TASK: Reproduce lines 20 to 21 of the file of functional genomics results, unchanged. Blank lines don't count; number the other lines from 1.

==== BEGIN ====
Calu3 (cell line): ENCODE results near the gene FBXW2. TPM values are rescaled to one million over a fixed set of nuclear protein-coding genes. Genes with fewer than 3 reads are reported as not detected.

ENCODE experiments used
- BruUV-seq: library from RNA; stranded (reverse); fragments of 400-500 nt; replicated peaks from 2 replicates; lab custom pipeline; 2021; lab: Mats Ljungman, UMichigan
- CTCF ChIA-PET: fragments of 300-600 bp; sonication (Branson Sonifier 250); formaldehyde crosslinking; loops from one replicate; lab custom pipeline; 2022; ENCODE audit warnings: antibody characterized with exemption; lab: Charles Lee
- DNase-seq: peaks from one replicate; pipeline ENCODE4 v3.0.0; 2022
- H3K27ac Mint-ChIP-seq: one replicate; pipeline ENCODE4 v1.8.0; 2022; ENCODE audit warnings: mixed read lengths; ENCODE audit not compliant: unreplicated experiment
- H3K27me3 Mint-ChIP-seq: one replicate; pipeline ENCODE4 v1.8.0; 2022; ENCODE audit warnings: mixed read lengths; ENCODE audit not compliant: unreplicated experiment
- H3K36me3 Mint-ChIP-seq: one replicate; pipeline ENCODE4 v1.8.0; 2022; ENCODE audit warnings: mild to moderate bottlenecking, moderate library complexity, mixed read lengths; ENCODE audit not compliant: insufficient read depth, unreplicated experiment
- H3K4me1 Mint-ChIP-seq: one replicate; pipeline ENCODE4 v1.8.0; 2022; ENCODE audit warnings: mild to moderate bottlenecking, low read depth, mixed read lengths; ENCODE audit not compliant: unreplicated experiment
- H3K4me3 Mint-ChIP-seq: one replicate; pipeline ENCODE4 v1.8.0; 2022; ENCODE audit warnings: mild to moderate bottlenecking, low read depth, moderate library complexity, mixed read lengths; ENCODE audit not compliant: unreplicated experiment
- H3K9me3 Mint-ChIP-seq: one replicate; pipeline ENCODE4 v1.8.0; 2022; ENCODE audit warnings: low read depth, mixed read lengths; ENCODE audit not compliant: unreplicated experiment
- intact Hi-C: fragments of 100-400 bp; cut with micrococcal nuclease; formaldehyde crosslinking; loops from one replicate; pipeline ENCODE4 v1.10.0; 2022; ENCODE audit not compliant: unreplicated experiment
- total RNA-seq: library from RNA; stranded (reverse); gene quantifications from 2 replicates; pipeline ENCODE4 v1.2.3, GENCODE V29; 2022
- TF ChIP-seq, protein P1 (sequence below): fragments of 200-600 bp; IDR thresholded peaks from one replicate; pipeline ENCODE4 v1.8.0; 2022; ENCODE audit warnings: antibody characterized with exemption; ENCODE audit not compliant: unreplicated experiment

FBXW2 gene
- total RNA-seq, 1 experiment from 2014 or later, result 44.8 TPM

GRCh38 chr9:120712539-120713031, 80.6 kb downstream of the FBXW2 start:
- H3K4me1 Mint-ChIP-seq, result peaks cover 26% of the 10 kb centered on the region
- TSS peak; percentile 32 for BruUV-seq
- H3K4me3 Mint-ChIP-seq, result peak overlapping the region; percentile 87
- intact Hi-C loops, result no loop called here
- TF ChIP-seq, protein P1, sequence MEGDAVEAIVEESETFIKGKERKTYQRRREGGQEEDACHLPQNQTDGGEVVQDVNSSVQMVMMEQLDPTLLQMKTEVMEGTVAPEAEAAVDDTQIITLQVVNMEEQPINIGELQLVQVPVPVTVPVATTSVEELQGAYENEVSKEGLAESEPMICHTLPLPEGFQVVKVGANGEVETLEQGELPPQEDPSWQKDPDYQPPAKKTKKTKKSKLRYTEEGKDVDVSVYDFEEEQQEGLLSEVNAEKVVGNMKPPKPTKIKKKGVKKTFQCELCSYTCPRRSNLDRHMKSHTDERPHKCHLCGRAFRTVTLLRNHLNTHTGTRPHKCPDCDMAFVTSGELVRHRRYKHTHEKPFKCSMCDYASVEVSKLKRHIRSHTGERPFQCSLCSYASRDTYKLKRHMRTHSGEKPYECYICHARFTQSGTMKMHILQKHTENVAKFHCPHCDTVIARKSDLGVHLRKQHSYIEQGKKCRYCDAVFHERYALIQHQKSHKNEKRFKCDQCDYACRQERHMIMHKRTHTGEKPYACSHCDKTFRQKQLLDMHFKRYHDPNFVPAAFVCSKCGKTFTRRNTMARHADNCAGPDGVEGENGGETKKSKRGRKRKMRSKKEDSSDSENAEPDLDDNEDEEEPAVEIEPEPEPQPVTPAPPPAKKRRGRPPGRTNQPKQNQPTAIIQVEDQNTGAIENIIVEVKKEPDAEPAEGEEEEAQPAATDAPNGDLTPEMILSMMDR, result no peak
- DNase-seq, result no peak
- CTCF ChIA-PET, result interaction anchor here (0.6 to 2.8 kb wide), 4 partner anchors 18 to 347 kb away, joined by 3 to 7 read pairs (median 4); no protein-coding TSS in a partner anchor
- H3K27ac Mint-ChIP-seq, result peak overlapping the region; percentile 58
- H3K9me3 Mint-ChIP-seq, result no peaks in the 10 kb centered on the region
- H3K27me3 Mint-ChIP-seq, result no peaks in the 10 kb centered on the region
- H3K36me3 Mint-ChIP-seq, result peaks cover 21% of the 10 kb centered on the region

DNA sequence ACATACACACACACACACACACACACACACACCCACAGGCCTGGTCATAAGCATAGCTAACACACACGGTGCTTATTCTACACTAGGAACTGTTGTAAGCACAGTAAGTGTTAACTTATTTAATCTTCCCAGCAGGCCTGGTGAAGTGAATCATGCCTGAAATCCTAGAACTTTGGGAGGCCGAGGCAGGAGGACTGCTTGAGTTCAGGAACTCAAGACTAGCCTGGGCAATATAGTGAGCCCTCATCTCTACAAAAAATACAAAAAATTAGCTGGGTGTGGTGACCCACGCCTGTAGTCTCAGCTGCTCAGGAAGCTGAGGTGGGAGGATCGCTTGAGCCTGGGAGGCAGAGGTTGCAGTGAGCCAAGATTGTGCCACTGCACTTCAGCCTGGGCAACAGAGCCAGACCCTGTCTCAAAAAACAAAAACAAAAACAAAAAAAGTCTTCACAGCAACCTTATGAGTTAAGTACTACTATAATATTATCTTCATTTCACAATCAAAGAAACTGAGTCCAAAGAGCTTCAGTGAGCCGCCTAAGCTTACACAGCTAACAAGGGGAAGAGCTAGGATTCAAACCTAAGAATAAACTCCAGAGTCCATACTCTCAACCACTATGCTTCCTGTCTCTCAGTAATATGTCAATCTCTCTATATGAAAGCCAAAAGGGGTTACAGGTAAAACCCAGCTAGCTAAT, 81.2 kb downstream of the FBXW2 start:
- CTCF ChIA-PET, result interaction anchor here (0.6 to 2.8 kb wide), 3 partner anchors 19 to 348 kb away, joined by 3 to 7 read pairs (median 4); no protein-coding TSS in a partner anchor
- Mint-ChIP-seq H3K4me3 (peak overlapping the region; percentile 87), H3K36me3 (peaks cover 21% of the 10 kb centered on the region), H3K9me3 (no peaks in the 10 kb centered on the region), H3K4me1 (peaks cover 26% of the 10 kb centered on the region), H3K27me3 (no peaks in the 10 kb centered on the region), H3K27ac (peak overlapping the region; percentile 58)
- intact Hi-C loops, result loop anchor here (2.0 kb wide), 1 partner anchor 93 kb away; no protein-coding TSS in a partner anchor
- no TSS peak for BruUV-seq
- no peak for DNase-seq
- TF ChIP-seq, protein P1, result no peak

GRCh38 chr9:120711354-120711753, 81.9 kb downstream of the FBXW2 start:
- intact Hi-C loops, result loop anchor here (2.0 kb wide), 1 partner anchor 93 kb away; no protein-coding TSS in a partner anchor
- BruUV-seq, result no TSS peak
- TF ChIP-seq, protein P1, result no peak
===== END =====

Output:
- H3K4me3 Mint-ChIP-seq, result peak overlapping the region; percentile 87
- intact Hi-C loops, result no loop called here